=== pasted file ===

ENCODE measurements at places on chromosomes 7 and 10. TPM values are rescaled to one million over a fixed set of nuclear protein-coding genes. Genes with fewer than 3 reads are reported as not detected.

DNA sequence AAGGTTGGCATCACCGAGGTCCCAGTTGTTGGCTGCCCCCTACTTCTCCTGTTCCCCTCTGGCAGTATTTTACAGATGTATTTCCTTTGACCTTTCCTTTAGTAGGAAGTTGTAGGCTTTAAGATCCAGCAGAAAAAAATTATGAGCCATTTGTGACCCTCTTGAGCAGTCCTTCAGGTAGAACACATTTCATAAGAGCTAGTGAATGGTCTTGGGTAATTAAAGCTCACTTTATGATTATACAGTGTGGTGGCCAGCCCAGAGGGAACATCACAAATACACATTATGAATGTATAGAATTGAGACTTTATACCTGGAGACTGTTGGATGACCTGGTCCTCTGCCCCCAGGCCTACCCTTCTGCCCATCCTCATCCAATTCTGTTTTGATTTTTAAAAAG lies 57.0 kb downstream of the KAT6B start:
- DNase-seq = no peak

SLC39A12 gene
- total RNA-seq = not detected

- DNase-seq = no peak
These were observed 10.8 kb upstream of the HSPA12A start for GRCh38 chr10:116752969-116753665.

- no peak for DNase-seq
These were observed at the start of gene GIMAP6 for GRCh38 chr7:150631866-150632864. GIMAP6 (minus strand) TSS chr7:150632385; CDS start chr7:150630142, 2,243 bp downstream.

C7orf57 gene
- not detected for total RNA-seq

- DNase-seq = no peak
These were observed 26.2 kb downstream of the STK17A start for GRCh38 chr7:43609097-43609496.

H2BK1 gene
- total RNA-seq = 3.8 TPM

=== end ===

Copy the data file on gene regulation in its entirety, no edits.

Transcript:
ENCODE measurements at places on chromosomes 7 and 10. TPM values are rescaled to one million over a fixed set of nuclear protein-coding genes. Genes with fewer than 3 reads are reported as not detected.

DNA sequence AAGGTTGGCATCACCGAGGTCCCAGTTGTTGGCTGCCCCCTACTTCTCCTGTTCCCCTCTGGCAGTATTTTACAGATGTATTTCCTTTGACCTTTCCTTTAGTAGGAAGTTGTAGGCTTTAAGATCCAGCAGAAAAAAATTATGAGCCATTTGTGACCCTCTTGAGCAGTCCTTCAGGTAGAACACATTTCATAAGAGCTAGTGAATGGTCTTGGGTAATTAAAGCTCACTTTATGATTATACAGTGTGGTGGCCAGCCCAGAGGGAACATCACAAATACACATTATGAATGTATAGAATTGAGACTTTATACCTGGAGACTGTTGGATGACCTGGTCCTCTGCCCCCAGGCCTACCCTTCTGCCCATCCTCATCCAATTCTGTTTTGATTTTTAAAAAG lies 57.0 kb downstream of the KAT6B start:
- DNase-seq = no peak

SLC39A12 gene
- total RNA-seq = not detected

- DNase-seq = no peak
These were observed 10.8 kb upstream of the HSPA12A start for GRCh38 chr10:116752969-116753665.

- no peak for DNase-seq
These were observed at the start of gene GIMAP6 for GRCh38 chr7:150631866-150632864. GIMAP6 (minus strand) TSS chr7:150632385; CDS start chr7:150630142, 2,243 bp downstream.

C7orf57 gene
- not detected for total RNA-seq

- DNase-seq = no peak
These were observed 26.2 kb downstream of the STK17A start for GRCh38 chr7:43609097-43609496.

H2BK1 gene
- total RNA-seq = 3.8 TPM